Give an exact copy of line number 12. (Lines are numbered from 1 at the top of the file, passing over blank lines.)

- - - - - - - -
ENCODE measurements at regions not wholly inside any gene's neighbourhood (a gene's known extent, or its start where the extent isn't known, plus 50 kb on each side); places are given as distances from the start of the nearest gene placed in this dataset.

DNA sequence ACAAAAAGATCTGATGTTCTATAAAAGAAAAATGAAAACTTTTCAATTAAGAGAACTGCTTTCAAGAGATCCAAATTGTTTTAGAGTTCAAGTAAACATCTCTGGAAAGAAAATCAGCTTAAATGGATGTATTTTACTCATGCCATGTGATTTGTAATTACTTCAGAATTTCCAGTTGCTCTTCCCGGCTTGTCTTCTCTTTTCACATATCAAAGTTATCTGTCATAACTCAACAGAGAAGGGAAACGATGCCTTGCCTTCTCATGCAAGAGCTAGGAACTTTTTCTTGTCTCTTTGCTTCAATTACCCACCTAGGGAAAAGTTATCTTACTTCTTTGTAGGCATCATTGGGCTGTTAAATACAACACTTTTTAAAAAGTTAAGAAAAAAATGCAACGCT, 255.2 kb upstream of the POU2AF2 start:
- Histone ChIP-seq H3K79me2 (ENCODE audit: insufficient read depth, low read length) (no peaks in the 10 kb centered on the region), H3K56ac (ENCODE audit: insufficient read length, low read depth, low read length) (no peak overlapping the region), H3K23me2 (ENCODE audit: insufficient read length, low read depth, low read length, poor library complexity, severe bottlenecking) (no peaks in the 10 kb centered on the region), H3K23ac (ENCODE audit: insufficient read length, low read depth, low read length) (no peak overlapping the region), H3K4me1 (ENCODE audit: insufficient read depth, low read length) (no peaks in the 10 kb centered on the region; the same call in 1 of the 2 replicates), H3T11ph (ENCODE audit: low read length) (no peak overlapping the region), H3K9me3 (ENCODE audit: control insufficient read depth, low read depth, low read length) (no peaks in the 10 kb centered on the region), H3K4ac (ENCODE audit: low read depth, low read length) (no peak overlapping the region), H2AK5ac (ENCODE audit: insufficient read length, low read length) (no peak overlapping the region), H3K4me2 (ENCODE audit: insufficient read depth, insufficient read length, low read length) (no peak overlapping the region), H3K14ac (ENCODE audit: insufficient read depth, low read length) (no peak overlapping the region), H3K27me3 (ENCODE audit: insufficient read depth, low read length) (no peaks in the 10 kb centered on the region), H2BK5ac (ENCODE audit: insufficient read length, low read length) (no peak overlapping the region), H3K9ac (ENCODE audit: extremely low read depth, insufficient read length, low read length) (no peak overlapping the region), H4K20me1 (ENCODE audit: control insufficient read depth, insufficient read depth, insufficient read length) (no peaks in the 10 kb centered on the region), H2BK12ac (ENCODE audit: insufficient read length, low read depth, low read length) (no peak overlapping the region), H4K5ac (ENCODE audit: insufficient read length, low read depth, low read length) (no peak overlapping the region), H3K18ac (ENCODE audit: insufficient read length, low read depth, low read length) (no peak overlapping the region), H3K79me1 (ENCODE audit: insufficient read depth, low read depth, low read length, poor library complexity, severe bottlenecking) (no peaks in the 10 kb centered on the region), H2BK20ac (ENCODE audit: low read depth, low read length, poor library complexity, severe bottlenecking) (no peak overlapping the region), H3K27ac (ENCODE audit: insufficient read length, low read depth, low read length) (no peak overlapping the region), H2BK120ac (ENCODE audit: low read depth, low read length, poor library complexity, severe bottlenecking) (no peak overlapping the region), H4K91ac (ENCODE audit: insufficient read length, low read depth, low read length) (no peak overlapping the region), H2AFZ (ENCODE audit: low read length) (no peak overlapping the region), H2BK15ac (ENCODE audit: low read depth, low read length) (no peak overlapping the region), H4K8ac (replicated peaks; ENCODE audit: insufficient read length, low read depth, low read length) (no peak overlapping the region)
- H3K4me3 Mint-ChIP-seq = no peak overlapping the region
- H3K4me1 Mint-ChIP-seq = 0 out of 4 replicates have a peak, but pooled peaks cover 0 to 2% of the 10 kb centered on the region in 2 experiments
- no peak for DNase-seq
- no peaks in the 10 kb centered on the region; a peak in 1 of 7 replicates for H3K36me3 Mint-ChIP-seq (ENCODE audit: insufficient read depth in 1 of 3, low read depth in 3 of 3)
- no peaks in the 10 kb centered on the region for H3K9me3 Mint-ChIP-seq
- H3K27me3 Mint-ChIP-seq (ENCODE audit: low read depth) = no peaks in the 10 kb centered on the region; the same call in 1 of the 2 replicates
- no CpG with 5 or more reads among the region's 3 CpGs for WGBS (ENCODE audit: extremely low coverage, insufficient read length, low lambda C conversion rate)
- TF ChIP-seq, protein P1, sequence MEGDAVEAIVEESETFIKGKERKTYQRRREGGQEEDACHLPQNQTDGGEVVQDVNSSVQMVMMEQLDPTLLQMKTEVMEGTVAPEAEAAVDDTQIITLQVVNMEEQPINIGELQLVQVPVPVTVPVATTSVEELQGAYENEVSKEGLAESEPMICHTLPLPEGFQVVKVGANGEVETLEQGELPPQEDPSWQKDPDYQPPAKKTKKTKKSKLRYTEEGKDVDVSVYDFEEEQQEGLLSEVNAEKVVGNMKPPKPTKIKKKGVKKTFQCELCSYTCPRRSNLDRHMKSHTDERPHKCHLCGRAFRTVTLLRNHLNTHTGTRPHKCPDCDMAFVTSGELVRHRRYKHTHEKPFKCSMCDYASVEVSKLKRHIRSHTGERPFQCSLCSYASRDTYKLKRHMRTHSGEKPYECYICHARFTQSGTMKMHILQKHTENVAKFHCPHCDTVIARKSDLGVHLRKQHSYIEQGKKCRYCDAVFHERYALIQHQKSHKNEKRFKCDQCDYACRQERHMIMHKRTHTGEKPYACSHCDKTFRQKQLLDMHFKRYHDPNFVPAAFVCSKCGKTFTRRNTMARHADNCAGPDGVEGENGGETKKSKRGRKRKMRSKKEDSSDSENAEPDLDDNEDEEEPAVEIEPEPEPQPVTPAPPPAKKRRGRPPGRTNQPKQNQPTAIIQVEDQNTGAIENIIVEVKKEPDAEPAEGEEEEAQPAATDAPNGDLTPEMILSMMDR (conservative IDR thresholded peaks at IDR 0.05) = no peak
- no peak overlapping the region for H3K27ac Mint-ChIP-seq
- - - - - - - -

- no peak overlapping the region for H3K27ac Mint-ChIP-seq